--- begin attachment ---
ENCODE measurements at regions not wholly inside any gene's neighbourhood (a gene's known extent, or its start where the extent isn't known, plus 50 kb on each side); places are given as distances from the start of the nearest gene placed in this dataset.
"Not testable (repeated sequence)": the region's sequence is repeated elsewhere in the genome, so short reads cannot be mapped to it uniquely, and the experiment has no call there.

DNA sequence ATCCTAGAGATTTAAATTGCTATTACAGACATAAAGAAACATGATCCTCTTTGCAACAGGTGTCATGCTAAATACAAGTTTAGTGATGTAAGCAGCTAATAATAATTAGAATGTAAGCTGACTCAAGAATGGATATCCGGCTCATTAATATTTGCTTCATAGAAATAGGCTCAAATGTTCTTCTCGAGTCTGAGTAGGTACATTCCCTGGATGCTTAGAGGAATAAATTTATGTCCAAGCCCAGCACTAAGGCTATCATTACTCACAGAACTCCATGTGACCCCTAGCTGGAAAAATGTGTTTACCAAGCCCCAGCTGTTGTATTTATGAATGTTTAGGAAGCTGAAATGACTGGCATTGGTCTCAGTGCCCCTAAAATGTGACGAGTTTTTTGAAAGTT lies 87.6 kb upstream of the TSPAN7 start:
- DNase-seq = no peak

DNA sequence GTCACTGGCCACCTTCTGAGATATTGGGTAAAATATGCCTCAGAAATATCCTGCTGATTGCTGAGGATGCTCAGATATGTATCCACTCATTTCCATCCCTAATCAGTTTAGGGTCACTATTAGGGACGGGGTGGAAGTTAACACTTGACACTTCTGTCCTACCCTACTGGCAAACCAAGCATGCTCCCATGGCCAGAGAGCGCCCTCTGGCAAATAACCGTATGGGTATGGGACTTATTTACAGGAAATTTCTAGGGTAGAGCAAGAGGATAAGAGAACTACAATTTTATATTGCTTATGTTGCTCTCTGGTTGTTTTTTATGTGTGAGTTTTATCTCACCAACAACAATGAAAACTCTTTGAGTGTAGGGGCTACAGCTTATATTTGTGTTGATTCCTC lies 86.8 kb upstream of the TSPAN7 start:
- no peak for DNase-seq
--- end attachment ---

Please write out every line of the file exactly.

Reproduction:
ENCODE measurements at regions not wholly inside any gene's neighbourhood (a gene's known extent, or its start where the extent isn't known, plus 50 kb on each side); places are given as distances from the start of the nearest gene placed in this dataset.
"Not testable (repeated sequence)": the region's sequence is repeated elsewhere in the genome, so short reads cannot be mapped to it uniquely, and the experiment has no call there.

DNA sequence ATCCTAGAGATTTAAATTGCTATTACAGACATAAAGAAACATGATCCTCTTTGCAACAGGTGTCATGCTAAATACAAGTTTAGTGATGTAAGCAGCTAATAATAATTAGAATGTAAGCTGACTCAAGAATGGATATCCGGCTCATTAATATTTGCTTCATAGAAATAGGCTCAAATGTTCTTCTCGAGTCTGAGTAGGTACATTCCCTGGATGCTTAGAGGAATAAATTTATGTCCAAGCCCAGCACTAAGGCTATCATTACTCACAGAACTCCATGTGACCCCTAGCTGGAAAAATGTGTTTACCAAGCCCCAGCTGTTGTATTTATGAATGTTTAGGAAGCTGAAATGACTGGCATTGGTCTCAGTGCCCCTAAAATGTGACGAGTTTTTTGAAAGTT lies 87.6 kb upstream of the TSPAN7 start:
- DNase-seq = no peak

DNA sequence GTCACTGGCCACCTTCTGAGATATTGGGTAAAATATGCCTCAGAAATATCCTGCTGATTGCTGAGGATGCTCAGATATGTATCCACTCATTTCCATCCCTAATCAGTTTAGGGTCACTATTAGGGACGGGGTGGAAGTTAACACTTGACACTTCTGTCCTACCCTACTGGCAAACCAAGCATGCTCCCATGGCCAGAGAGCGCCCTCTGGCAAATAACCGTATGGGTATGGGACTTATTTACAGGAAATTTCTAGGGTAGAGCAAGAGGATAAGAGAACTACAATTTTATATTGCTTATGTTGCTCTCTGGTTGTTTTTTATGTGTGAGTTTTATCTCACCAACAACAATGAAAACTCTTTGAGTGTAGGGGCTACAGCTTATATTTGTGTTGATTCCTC lies 86.8 kb upstream of the TSPAN7 start:
- no peak for DNase-seq